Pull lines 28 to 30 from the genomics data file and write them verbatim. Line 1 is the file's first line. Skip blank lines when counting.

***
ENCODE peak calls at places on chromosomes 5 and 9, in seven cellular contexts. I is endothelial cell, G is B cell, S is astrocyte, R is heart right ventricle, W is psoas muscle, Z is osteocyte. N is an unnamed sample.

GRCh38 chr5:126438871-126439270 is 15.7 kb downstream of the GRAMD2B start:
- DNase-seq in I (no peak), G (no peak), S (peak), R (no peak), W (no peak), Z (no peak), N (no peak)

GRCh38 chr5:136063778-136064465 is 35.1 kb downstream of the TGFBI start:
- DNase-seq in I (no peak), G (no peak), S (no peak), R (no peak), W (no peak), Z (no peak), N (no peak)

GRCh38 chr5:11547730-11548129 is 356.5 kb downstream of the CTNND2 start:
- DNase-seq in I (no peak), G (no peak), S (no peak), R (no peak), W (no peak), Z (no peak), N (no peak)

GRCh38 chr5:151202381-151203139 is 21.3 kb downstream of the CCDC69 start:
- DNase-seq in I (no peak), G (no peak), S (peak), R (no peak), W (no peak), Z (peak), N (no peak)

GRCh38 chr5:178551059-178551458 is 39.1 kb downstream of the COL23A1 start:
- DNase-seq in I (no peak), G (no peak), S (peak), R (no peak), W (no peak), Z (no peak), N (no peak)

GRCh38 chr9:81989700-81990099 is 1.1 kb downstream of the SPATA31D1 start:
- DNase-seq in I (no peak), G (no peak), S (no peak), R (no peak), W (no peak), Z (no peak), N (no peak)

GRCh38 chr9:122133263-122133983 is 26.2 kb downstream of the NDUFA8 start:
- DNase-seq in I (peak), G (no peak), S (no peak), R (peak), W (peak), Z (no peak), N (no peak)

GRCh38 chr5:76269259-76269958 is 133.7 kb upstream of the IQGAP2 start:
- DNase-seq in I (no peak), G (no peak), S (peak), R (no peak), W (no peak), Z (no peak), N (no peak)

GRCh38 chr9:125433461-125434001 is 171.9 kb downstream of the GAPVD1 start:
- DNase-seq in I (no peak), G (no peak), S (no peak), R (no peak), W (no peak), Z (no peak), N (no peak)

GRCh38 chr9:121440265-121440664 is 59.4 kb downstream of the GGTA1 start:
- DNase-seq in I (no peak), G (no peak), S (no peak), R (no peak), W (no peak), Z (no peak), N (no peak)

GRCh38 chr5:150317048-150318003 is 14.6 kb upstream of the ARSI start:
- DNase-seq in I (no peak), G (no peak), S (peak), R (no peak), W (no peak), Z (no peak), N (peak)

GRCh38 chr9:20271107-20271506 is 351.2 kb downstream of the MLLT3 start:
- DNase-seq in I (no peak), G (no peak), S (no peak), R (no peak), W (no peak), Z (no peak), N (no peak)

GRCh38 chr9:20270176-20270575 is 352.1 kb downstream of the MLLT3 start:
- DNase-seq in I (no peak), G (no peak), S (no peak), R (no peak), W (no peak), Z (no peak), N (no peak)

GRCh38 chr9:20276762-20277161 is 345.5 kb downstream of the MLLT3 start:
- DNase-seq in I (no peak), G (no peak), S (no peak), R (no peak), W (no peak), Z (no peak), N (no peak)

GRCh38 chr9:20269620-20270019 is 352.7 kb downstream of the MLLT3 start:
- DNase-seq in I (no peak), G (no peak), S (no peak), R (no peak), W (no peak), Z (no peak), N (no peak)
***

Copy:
GRCh38 chr9:20276762-20277161 is 345.5 kb downstream of the MLLT3 start:
- DNase-seq in I (no peak), G (no peak), S (no peak), R (no peak), W (no peak), Z (no peak), N (no peak)

GRCh38 chr9:20269620-20270019 is 352.7 kb downstream of the MLLT3 start: